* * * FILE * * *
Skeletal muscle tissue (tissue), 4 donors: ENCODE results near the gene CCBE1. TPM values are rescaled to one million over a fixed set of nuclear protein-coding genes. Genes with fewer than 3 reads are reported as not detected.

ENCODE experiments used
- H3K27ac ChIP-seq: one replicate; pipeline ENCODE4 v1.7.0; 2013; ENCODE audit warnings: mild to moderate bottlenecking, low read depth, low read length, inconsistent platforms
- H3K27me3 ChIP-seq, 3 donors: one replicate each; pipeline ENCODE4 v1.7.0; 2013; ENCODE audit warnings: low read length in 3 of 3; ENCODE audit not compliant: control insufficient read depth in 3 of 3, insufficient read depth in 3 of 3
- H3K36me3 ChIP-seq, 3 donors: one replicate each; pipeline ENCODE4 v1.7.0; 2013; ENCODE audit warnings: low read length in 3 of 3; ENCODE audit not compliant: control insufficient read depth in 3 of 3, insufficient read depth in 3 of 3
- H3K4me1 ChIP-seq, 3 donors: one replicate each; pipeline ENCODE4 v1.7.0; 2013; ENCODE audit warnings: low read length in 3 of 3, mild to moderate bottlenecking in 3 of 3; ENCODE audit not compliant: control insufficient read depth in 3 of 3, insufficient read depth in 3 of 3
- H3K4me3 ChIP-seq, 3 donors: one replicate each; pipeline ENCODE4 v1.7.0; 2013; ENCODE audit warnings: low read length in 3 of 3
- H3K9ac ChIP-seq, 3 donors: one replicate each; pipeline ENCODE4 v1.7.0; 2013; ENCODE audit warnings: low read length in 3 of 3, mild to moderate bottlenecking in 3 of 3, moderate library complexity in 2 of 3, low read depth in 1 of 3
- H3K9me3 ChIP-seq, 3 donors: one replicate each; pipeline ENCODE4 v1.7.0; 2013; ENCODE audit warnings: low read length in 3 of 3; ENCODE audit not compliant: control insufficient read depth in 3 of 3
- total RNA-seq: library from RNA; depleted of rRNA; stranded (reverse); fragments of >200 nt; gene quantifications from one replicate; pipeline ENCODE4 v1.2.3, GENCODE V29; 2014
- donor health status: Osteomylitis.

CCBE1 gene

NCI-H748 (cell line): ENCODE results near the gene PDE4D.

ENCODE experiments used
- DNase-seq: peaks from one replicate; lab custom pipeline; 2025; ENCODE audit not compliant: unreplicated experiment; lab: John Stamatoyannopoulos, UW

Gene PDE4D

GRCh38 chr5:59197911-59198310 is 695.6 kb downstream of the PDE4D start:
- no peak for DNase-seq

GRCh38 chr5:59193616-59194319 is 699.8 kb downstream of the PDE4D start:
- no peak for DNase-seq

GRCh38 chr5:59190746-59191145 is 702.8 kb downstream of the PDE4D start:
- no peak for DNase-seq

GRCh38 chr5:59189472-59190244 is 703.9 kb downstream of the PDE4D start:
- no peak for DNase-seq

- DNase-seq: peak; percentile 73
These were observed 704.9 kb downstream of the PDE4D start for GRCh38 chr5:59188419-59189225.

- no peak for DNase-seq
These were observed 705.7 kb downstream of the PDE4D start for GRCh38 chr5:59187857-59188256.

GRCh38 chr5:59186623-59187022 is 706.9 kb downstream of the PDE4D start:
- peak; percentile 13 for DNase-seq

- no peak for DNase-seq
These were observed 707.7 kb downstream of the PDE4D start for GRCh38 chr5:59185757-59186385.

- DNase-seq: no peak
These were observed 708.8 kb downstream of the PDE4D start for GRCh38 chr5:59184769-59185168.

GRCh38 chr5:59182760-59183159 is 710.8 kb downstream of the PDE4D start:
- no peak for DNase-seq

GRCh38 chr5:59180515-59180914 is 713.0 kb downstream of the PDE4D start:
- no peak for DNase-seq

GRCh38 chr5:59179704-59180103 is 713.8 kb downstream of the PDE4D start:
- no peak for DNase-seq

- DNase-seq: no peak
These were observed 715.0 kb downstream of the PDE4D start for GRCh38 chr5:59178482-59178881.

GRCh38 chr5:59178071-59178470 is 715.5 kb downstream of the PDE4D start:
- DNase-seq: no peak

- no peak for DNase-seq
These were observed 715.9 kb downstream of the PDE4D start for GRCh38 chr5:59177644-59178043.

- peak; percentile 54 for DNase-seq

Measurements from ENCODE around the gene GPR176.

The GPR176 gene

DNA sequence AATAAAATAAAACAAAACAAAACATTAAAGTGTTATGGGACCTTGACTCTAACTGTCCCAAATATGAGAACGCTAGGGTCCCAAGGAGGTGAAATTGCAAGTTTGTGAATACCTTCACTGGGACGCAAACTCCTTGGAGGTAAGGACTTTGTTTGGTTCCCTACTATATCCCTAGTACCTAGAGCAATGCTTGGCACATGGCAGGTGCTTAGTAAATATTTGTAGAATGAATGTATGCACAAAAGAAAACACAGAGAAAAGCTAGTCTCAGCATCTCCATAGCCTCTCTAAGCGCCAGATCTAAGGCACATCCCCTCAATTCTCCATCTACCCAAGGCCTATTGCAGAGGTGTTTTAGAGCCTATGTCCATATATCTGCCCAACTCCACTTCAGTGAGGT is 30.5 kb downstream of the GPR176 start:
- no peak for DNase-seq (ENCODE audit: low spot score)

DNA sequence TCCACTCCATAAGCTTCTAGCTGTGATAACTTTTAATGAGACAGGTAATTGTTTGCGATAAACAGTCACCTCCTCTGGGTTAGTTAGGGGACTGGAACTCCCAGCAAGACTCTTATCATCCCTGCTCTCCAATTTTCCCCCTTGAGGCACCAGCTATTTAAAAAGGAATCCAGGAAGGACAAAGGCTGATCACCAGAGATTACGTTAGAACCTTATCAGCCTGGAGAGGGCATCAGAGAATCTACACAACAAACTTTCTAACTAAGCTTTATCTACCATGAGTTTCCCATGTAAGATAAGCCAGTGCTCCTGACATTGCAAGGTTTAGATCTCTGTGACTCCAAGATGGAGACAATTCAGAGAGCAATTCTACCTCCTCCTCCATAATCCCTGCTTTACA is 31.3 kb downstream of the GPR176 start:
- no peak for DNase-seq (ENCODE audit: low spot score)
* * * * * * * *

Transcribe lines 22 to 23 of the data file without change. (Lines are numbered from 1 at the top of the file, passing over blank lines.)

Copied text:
- no peak for DNase-seq

GRCh38 chr5:59189472-59190244 is 703.9 kb downstream of the PDE4D start: